Provident Bankshares Corp. reported yesterday a 13 percent increase in fourth-quarter net profit, propelled by higher income from checking accounts and deposit service fees coupled with securities gains and lower expenses.
The state's second-largest independently owned banking company made $12.4 million in the quarter that ended Dec. 31, compared with $10.98 million in the corresponding period a year earlier.
Provident made 48 cents per diluted share in the quarter, up 23 percent, compared with 39 cents per diluted share a year earlier. The results beat Wall Street analysts' estimates by 5 cents, according to Zacks Investment Research, which surveyed four analysts.
Shares of Provident declined 27 cents, to close at $24.54 on the Nasdaq stock market.
"I think the quarter went very well," said Peter M. Martin, chairman and chief executive of the Baltimore banking company. "Our credit quality is good given what is happening around the country. I am pleased with that."
Profit in the quarter was boosted by a 26 percent increase in non-interest income - income from fees banks charge customers for services - totaling $24.4 million, compared with $19.4 million in the fourth quarter in 2000.
The company also had $3.7 million in net securities gains in the quarter, compared with $641,000 a year earlier. Martin said that the securities gains were not taken to boost the bottom line, but to offset lower interest income that the bank would have received from mortgage loans that were refinanced at lower rates.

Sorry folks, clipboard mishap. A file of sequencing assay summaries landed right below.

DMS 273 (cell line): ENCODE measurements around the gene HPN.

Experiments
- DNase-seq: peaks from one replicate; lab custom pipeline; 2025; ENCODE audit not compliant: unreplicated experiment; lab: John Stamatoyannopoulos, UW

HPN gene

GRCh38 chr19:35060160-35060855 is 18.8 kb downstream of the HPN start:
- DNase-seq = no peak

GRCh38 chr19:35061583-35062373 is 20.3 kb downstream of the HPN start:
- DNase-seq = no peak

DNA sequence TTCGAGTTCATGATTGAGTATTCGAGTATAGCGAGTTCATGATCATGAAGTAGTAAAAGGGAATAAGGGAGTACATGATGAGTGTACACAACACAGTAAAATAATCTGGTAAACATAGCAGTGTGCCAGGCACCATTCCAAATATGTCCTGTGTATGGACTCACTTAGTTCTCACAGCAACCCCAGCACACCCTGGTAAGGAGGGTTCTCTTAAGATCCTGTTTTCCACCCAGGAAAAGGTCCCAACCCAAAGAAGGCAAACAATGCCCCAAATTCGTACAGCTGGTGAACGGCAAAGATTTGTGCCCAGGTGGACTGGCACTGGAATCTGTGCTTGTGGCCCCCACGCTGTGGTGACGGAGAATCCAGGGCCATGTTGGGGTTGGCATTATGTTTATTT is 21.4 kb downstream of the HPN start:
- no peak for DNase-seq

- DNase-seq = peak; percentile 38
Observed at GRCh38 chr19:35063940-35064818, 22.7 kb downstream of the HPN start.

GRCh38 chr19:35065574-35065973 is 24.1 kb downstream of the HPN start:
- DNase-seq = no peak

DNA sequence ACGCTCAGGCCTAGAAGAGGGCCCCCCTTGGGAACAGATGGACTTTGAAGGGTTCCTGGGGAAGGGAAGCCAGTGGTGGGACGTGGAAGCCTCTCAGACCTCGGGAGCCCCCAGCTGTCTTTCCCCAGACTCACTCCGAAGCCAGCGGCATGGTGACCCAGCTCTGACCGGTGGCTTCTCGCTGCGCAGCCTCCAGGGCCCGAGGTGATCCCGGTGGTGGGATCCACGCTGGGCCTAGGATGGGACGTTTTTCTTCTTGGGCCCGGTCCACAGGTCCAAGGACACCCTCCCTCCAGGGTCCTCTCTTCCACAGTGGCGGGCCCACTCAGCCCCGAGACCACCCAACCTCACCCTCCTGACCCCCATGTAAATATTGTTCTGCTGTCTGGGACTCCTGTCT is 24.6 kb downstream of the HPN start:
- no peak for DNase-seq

Holly M. Clark, an analyst at Scott & Stringfellow Inc. in Richmond, Va., said the securities gains added about 10 cents to Provident's earnings per share.
Provident also kept a lid on expenses in the quarter, which declined 3.2 percent to $36.2 million in the quarter from a year ago.
Provident's fourth-quarter net interest income - income generated primarily from loans - fell 16.3 percent to $32.9 million in the quarter. The decline was a result of the company's efforts to reduce the amount of loans and deposits it buys from other financial institutions.
As a result, Provident's assets fell 10.9 percent during the year to $4.9 billion from 2000. Loans fell 16.8 percent to $2.8 billion over the same period, and deposits fell 15.1 percent to $3.4 billion.
For the full year, Provident's profit was up 4.4 percent to $41.5 million, or $1.56 diluted earnings per share.
Martin said he is looking for ways to expand the company. Provident operates 100 branches in Maryland, Northern Virginia and Pennsylvania, and it plans to add 12 branches this year.